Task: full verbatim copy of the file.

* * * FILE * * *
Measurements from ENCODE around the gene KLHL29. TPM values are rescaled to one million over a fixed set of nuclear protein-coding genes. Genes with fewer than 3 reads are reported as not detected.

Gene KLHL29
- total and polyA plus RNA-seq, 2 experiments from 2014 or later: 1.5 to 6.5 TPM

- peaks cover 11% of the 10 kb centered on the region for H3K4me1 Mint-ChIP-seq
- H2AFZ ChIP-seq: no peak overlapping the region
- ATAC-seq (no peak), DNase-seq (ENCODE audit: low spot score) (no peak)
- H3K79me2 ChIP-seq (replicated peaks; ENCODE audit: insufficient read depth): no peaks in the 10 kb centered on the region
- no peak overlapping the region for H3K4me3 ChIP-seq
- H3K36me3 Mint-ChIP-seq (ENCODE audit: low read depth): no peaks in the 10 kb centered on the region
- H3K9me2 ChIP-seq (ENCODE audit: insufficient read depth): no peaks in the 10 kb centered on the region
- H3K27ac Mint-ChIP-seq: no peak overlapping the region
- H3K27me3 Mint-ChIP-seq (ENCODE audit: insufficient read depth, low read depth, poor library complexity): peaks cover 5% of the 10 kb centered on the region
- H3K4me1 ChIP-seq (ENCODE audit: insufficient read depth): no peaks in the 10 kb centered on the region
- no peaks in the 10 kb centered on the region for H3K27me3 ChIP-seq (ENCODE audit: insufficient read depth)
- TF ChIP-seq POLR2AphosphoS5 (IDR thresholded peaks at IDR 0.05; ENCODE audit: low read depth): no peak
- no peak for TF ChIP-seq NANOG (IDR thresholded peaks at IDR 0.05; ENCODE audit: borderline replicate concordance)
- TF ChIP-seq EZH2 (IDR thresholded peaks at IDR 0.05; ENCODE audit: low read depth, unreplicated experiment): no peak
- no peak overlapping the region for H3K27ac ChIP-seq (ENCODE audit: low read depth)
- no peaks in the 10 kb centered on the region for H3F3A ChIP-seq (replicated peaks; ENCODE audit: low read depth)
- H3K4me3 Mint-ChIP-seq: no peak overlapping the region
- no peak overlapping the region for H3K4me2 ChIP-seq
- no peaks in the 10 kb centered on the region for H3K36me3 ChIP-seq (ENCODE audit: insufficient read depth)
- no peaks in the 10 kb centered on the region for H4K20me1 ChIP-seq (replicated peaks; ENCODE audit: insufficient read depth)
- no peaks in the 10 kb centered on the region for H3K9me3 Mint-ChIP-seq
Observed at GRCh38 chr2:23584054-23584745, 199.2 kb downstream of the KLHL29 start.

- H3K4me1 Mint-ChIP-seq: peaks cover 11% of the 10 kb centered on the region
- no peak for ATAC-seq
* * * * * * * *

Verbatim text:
Measurements from ENCODE around the gene KLHL29. TPM values are rescaled to one million over a fixed set of nuclear protein-coding genes. Genes with fewer than 3 reads are reported as not detected.

Gene KLHL29
- total and polyA plus RNA-seq, 2 experiments from 2014 or later: 1.5 to 6.5 TPM

- peaks cover 11% of the 10 kb centered on the region for H3K4me1 Mint-ChIP-seq
- H2AFZ ChIP-seq: no peak overlapping the region
- ATAC-seq (no peak), DNase-seq (ENCODE audit: low spot score) (no peak)
- H3K79me2 ChIP-seq (replicated peaks; ENCODE audit: insufficient read depth): no peaks in the 10 kb centered on the region
- no peak overlapping the region for H3K4me3 ChIP-seq
- H3K36me3 Mint-ChIP-seq (ENCODE audit: low read depth): no peaks in the 10 kb centered on the region
- H3K9me2 ChIP-seq (ENCODE audit: insufficient read depth): no peaks in the 10 kb centered on the region
- H3K27ac Mint-ChIP-seq: no peak overlapping the region
- H3K27me3 Mint-ChIP-seq (ENCODE audit: insufficient read depth, low read depth, poor library complexity): peaks cover 5% of the 10 kb centered on the region
- H3K4me1 ChIP-seq (ENCODE audit: insufficient read depth): no peaks in the 10 kb centered on the region
- no peaks in the 10 kb centered on the region for H3K27me3 ChIP-seq (ENCODE audit: insufficient read depth)
- TF ChIP-seq POLR2AphosphoS5 (IDR thresholded peaks at IDR 0.05; ENCODE audit: low read depth): no peak
- no peak for TF ChIP-seq NANOG (IDR thresholded peaks at IDR 0.05; ENCODE audit: borderline replicate concordance)
- TF ChIP-seq EZH2 (IDR thresholded peaks at IDR 0.05; ENCODE audit: low read depth, unreplicated experiment): no peak
- no peak overlapping the region for H3K27ac ChIP-seq (ENCODE audit: low read depth)
- no peaks in the 10 kb centered on the region for H3F3A ChIP-seq (replicated peaks; ENCODE audit: low read depth)
- H3K4me3 Mint-ChIP-seq: no peak overlapping the region
- no peak overlapping the region for H3K4me2 ChIP-seq
- no peaks in the 10 kb centered on the region for H3K36me3 ChIP-seq (ENCODE audit: insufficient read depth)
- no peaks in the 10 kb centered on the region for H4K20me1 ChIP-seq (replicated peaks; ENCODE audit: insufficient read depth)
- no peaks in the 10 kb centered on the region for H3K9me3 Mint-ChIP-seq
Observed at GRCh38 chr2:23584054-23584745, 199.2 kb downstream of the KLHL29 start.

- H3K4me1 Mint-ChIP-seq: peaks cover 11% of the 10 kb centered on the region
- no peak for ATAC-seq